Human History in Kachemak Bay

For millennia, Kachemak Bay has attracted and provided sustenance for people. The bay is rich in resources, which arises in part from the varied topography, plant and animal life, geology, and climates of the northern and southern shores. The lives of people living here have always been linked with Kachemak Bay. The oldest sites are at the water's edge. People were living along the shores of Aurora Lagoon 8,250 years ago.


The earliest residents of Kachemak Bay arrived by kayaks or larger umiaks. They settled near the water and traveled upon it. The people harvested edible plants and animals from the intertidal areas; hunted seal, sea otters, porpoise and beluga in nearshore waters; fished in deeper waters; and harvested seabird eggs, chicks, and adults from rookeries on steep-sided islands. Onshore, the people harvested a multitude of plants, caught salmon in fresh water streams, and found temporary shelter in rock niches. They hunted caribou, Dall sheep, bears, marmots, foxes, and birds to eat. They collected slate for knives, ulus, and spear points. They used chert for arrowheads and baked red shale for beads and tiny, carved figurines. They also rounded beach boulders and pebbles for fishing weights.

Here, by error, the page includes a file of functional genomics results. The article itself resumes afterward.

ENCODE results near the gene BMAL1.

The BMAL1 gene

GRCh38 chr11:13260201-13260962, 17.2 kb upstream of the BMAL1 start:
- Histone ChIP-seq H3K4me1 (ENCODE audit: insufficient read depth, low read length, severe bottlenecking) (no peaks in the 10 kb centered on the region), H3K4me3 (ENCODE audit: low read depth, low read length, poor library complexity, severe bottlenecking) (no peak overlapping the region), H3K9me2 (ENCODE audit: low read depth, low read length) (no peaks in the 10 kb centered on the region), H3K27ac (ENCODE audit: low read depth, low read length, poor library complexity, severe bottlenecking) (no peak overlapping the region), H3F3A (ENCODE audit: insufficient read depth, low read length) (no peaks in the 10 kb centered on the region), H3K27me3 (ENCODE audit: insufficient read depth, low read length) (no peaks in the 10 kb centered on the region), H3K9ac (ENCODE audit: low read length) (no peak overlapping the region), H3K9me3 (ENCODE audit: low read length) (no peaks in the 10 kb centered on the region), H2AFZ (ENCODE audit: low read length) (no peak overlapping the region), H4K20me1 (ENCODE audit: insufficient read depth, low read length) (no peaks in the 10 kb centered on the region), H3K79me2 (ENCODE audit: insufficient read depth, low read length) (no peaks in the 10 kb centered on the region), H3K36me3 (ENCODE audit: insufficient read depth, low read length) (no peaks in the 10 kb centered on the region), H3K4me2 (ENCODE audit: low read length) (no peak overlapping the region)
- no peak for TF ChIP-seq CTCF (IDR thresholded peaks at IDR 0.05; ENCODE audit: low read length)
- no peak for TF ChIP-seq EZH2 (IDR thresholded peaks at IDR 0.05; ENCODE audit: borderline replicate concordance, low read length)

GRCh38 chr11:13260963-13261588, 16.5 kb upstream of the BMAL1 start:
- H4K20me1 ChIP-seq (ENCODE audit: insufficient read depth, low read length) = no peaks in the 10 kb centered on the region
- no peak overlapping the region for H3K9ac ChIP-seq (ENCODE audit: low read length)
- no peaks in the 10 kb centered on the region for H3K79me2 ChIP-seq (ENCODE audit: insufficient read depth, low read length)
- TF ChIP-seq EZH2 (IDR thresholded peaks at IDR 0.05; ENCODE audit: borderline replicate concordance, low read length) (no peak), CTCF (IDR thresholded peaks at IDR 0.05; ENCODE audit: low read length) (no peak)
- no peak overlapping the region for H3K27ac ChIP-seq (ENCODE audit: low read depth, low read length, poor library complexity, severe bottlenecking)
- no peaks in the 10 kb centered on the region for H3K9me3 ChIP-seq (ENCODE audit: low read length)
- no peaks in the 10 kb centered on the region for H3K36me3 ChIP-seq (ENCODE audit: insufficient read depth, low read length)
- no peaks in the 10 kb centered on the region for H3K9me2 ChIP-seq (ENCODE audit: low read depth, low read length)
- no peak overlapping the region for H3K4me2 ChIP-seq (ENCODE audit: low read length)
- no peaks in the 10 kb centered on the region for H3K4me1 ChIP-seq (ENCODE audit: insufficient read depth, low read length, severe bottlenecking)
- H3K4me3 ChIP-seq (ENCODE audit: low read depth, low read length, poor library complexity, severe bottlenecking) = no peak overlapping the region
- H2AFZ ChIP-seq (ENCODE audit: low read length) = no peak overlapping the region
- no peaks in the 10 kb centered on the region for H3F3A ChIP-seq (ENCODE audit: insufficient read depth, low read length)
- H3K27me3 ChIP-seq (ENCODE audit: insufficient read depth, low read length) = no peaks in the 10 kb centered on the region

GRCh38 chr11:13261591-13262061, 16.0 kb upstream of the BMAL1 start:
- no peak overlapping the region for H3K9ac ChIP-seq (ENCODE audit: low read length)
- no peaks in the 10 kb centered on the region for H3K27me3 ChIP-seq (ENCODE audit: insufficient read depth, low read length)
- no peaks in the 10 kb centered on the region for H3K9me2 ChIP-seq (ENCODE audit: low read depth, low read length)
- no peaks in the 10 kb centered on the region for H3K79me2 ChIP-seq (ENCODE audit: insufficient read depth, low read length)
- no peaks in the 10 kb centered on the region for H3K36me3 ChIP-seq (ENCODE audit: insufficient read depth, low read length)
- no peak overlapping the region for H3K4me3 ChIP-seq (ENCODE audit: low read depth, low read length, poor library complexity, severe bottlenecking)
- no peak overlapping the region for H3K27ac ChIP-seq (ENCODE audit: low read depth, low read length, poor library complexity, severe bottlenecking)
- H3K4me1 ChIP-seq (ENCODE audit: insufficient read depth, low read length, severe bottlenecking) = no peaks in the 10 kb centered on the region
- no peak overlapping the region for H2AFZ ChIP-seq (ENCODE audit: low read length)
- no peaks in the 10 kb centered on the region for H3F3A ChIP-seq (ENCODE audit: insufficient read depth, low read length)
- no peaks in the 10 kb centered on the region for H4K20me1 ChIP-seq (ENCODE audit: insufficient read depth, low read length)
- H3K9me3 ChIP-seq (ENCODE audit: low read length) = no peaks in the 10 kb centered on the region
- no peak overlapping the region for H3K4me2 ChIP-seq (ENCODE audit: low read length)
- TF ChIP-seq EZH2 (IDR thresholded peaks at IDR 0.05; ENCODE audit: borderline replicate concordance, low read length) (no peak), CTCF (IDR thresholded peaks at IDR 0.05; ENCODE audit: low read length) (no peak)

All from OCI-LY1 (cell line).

When the Russians arrived in the late 1700s, they also came by water and sought aquatic riches, especially the pelts of sea otters. They noted schools of herring in Seldovia Bay and coal near the Homer Spit. With the purchase of Alaska by the United States in 1867, Americans trickled northward, crossing the North Pacific by boat from the west coast. The first economies of the American period were coal and gold mining, fishing, agriculture, and fur farming. In the first eight decades of the 20th century, the development of numerous fisheries kept residents focused on the bounty of the bay: herring, halibut, salmon, shrimp, crabs, and clams.

Color photo showing Seldovia from the air, August 1951

Seldovia, the social, religious, and economic center of Kachemak Bay until the mid-1960s, was water oriented. Homes and businesses lined the waterfront. People traveled on foot or by boat and dined on foods harvested from adjacent beaches, forests, and waters.

Years before it was named in 1896, Homer began as a coal community. Over the decades, it evolved into a fishing and farming community. With the construction of the Sterling Highway in about 1950 and opening of the small boat harbor in 1964, Homer replaced Seldovia as the economic, cultural, and recreational hub of Kachemak Bay.

For further information on the history of Kachemak Bay, visit the Pratt Museum and Homer Society of Natural History:
and the Alaska Humanities Forum: